"Don't be friendly in India," Western women warned

, posted in News

(News.com.au)--Indian men get "wrong signal" from friendly female tourists, so Western women warned not to socialise alone with locals.

The owner of a famous restaurant in India says the friendliness of western women can confuse local men and lead to sexual assault. Farhang Jehani, who owns The Leopold Cafe, told news.com.au that Indian men often get the "wrong signal" from female tourists who are simply being friendly.   "(Female tourists) behave very well. It's not a question of them not behaving," he said.

"They are friendly and that's the problem with India - we take it as a wrong signal and that's the whole thing.

"Indian men take it as a wrong signal and take it as the wrong way."

The Leopold Cafe, in the bustling Colaba district, has risen to global fame since prominently featuring in the novel Shantaram.

The popular tourist jaunt was also the first target of the 2008 Islamist attacks in Mumbai, in which 166 people died - including two Australians - during a three-day rampage.

Mr Jehani said he had not noticed any decline in female travelers despite new statistics showing the number of females visiting India had dropped by 35 per cent in the past three months following a spate of highly publicised sex attacks.

Last month six Indian men allegedly gang-raped a 39-year-old Swiss cyclist who was camping with her husband in a forested area in Datia district in central Madhya Pradesh state.

A British woman also jumped from her hotel balcony in Agra, Uttar Pradesh, which is south of Dehli, when she feared being sexually assaulted.

"I have seen a lot of beautiful young girls coming and they are quite comfortable and they come in groups," Mr Jehani said.

"For Bombay I feel is a safe place but Delhi I cannot say much about it.

"These incidents don’t happen over here."

However, he urged women to take safety precautions.

"Be careful - don't get too friendly with strangers," he said.

"If you have something to eat and drink with them be careful.

"If you're in a group it's OK because you're protected by other people but if you're single or in a couple avoid that kind of get-together."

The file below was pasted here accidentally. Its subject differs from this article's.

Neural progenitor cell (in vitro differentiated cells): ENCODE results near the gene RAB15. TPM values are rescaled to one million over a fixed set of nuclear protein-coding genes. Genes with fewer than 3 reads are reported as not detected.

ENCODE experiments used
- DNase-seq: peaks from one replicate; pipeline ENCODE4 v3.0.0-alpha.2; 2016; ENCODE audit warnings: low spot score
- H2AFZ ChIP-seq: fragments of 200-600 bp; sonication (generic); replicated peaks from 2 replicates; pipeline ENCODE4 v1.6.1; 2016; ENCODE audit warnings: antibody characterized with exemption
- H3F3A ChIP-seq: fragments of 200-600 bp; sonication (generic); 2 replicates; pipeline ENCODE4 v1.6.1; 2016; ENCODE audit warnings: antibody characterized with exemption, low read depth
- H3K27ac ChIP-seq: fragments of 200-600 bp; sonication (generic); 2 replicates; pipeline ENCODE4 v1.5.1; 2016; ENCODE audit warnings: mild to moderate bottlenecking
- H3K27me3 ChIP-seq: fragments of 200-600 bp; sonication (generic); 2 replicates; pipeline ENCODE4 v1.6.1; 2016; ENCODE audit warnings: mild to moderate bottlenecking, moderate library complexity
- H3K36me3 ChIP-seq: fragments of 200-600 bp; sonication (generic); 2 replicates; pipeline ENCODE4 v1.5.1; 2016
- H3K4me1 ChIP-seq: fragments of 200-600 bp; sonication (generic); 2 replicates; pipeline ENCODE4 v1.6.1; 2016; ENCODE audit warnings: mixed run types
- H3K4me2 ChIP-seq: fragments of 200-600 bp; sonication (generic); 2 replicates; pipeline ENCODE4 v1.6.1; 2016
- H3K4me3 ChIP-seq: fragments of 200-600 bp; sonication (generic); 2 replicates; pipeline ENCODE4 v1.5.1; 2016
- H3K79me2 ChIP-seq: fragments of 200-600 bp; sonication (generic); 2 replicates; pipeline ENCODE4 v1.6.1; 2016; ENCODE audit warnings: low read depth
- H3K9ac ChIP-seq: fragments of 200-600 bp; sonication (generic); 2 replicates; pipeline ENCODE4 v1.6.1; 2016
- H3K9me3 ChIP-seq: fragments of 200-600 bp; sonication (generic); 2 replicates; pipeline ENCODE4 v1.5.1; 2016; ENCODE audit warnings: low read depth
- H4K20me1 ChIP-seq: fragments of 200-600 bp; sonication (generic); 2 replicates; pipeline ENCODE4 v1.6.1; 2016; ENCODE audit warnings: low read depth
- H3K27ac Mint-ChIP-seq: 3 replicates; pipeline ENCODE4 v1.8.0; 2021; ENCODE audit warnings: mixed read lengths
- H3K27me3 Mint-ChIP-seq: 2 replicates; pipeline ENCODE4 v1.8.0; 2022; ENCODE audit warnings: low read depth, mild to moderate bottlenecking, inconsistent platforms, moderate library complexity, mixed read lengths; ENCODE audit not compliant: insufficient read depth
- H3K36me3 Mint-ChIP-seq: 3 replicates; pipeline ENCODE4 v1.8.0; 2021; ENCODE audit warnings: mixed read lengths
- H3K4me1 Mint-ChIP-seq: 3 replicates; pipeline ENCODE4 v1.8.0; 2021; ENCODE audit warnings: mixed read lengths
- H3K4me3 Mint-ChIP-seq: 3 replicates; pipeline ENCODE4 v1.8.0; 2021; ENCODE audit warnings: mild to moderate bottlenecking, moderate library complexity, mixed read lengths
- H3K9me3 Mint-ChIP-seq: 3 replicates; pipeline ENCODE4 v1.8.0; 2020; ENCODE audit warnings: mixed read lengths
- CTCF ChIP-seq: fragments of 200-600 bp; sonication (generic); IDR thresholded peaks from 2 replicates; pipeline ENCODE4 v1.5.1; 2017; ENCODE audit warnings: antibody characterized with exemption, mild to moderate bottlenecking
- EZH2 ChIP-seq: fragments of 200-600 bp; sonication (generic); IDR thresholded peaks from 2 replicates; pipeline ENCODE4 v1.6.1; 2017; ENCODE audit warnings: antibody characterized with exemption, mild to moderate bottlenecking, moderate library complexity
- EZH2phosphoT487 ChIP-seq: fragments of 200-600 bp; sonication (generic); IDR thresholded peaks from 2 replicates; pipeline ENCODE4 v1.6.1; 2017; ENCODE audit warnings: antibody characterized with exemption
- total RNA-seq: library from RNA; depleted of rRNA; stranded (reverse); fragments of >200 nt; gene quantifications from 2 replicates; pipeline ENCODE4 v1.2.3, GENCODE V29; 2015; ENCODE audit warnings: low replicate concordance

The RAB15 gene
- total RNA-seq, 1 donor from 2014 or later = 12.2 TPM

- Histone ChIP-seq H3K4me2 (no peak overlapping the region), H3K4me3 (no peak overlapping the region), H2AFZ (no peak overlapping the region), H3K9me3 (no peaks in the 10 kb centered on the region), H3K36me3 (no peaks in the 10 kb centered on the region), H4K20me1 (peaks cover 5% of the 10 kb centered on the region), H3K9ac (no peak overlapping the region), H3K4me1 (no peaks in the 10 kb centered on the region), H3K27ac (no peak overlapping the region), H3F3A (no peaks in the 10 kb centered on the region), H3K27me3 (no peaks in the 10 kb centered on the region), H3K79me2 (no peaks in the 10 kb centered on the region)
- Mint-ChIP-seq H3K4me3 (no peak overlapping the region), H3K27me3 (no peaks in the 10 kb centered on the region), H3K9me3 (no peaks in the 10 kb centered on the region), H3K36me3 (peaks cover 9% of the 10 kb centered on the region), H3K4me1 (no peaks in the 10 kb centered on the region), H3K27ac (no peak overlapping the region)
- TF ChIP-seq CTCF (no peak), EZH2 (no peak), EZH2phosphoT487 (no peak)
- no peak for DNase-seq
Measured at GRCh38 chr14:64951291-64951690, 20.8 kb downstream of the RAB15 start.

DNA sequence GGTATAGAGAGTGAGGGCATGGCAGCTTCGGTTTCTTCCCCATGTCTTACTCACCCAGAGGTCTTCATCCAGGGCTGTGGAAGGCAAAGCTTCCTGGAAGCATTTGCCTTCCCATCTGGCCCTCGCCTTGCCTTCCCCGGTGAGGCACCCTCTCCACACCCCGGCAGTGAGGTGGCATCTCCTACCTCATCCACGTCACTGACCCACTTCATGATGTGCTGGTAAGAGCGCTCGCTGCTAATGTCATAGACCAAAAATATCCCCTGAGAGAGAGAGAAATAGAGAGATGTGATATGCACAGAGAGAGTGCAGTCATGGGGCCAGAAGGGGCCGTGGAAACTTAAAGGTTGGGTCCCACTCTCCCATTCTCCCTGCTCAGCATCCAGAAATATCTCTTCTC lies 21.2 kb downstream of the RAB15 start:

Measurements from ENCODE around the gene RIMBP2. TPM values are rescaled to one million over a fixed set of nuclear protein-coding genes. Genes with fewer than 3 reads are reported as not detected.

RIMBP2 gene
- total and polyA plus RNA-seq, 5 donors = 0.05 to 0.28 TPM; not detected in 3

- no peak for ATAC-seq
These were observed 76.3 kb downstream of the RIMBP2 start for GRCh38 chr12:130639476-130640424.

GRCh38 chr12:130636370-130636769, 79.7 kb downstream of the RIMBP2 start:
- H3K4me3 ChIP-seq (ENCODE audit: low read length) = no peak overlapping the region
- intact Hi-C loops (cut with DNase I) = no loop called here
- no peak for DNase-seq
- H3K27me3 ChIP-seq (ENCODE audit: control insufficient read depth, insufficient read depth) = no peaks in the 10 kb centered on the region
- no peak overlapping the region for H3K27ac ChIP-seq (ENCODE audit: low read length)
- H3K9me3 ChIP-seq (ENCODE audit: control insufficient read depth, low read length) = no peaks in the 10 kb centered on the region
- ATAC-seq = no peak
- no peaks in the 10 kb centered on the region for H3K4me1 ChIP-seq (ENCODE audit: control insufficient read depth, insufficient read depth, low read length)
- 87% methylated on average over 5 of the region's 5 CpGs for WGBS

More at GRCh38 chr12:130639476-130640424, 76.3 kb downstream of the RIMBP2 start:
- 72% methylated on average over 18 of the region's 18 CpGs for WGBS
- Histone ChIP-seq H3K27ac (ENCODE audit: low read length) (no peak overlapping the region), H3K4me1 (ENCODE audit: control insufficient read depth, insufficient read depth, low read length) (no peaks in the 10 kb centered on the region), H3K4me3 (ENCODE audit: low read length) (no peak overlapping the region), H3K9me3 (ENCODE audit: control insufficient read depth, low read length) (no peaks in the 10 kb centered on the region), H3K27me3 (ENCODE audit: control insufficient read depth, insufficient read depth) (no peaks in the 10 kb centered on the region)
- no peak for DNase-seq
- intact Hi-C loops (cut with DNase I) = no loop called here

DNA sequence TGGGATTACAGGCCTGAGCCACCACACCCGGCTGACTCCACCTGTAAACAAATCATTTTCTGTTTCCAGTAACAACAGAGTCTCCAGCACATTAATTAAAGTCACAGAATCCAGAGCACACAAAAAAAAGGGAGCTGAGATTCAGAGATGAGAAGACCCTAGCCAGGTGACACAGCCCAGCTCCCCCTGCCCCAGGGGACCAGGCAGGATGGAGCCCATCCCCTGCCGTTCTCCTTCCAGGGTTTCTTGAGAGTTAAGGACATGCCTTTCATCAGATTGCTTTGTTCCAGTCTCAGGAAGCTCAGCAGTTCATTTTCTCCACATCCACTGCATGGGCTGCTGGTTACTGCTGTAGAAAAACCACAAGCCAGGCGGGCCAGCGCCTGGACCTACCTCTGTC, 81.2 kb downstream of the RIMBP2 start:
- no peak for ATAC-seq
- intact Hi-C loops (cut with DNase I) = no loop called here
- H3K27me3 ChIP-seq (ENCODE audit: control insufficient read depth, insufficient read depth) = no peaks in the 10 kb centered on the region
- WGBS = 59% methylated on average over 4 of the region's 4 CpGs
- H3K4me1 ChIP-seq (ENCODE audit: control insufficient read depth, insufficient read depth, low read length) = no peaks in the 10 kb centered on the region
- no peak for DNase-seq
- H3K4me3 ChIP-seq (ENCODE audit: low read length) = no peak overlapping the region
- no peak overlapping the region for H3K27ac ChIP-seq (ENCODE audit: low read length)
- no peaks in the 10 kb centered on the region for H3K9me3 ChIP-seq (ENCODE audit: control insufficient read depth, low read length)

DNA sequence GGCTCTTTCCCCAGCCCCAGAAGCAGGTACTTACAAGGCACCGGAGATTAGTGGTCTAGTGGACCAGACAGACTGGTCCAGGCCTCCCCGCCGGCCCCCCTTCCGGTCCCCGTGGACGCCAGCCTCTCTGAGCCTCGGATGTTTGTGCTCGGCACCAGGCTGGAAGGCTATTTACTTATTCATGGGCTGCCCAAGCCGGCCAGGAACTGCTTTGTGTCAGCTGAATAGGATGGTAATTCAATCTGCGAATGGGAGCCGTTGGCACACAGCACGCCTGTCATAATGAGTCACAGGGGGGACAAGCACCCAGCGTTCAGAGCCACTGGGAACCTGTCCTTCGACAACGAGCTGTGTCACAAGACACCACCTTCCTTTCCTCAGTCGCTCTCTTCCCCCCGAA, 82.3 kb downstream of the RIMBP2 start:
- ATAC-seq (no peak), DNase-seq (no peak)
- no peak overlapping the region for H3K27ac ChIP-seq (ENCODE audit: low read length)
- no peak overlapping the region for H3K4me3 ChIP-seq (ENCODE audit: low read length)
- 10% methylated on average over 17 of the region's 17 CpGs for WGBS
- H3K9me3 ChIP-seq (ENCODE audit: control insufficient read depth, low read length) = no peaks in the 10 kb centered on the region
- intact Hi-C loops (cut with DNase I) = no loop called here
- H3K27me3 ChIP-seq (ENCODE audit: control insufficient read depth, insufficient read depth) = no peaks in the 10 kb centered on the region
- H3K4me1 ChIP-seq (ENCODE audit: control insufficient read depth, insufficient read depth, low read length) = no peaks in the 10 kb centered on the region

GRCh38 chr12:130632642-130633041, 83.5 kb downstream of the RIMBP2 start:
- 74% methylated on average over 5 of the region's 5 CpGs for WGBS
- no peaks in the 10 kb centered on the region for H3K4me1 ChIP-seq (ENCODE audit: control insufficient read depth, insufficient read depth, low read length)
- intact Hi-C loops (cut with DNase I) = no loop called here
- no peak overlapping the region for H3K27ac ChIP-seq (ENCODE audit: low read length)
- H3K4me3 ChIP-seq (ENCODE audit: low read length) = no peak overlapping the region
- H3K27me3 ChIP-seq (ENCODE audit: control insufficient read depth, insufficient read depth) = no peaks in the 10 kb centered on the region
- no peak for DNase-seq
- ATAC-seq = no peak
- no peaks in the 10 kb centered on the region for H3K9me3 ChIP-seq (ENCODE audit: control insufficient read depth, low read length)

Mr Jehani said the fatal gang-rape of a 23-year-old Indian student by six men on a bus in New Delhi in December was "brutal".

"You don't call them human beings - you call them animals," he said.

"India is still a safe country ... it is still safe for women."

Mr Jehani said business was booming.

"In fact I feel tourism to our place has increased because normally we just have backpackers but, of late, we have tour groups who come here," he said.

"I have not been worried (about bad publicity) because these things happen more in Delhi and other places and not in Mumbai so much. Mumbai is a safe place, even as of yesterday.

"Every corner of Bombay is quite populated whereas in Delhi I noticed the streets are quite isolated on that basis the chances of these things happening are more possible."

The Australian Government says women travellers need to take "particular care" in all parts of India, even when traveling in a group.

"Women travellers often receive unwanted attention and we continue to receive reports of verbal and physical harassment by groups of men against Western women," according to its smart traveller website.

"There have been a number of sexual offences reported against foreign women in different parts of India, including in major cities and tourist destinations such as Goa.

"Women should exercise vigilance, and avoid walking in less populous and unlit areas, including city streets, village lanes and beaches.

"We have received reports of harassment against women, particularly in taxis and auto rickshaws."

 

Source: news.com.au

Published on: 04/02/2013

 

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